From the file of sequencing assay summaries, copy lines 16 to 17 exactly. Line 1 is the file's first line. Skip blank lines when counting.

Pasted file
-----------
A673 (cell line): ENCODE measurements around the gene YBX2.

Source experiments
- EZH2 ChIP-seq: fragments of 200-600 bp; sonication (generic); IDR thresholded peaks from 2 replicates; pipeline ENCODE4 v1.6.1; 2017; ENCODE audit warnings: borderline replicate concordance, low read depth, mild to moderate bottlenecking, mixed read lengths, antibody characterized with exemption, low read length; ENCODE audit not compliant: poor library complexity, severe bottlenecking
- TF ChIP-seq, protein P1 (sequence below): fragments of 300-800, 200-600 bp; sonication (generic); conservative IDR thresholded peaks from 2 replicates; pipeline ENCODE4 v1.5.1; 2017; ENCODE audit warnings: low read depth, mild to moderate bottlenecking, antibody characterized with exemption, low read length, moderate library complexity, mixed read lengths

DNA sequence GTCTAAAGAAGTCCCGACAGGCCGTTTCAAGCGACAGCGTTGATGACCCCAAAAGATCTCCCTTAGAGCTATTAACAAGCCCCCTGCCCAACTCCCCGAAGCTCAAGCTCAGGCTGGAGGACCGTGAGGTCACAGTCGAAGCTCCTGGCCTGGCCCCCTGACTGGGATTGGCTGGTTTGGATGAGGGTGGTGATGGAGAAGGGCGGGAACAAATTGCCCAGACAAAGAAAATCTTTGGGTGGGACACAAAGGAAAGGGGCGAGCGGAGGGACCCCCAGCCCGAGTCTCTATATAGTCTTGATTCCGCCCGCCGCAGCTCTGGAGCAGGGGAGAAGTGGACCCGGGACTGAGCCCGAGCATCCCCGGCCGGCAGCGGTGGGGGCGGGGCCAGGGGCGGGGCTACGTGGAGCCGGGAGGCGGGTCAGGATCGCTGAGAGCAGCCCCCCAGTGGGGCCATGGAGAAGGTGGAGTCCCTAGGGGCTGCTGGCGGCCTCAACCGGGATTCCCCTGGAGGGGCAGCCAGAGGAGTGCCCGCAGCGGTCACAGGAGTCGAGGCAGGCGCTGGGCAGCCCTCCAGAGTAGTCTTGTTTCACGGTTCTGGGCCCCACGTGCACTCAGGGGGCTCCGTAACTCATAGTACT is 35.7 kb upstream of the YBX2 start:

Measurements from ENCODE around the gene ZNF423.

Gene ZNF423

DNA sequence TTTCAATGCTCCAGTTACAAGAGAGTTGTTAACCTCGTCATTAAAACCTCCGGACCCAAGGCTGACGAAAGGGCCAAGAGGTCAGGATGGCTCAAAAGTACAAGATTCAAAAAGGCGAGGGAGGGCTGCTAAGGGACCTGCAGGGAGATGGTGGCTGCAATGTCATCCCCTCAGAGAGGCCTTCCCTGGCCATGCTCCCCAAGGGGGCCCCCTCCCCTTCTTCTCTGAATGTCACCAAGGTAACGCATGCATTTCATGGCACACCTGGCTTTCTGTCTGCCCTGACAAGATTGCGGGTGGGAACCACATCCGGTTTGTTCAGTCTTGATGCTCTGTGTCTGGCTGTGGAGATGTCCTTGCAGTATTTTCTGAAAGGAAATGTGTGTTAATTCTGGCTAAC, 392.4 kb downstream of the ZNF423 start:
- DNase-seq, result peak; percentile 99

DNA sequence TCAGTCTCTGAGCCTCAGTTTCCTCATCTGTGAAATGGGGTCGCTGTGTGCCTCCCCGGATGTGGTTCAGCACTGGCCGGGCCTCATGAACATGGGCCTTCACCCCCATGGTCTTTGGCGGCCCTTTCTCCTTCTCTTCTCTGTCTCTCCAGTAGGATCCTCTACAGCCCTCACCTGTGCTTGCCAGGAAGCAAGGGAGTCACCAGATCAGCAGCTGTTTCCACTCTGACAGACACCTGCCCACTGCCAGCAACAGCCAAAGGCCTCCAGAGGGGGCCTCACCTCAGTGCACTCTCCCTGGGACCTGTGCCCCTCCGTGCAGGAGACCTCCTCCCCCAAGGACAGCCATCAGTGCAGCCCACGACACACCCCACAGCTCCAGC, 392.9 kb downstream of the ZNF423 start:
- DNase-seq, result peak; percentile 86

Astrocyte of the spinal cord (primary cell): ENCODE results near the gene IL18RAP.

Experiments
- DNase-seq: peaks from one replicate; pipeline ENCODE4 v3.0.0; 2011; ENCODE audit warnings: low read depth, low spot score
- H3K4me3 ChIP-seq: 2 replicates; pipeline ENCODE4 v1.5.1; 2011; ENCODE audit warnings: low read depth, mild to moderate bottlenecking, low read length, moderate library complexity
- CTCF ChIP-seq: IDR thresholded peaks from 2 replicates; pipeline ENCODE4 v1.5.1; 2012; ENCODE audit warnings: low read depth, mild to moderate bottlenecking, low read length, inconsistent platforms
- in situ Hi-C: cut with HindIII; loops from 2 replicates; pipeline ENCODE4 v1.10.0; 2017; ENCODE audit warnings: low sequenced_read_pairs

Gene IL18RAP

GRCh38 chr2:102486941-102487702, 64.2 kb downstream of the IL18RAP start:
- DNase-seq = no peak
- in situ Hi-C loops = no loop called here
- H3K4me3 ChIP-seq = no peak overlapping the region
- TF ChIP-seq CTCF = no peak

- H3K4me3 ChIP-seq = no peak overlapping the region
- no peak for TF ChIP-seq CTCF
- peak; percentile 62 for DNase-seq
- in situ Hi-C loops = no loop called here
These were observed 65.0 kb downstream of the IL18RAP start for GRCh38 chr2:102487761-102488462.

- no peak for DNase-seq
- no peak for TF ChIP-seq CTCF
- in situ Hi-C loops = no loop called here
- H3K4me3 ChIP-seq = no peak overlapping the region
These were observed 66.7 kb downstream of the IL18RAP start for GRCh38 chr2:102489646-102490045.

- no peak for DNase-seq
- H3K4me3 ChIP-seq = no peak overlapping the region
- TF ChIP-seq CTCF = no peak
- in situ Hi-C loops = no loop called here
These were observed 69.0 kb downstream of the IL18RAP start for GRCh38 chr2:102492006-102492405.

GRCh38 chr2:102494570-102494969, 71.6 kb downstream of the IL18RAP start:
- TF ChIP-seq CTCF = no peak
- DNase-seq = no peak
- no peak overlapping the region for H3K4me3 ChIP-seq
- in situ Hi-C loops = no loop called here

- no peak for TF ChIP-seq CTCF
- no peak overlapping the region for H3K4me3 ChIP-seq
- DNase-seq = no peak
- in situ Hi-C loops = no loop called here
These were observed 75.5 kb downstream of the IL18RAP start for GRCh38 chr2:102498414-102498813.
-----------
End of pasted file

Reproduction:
- CTCF ChIP-seq: IDR thresholded peaks from 2 replicates; pipeline ENCODE4 v1.5.1; 2012; ENCODE audit warnings: low read depth, mild to moderate bottlenecking, low read length, inconsistent platforms
- in situ Hi-C: cut with HindIII; loops from 2 replicates; pipeline ENCODE4 v1.10.0; 2017; ENCODE audit warnings: low sequenced_read_pairs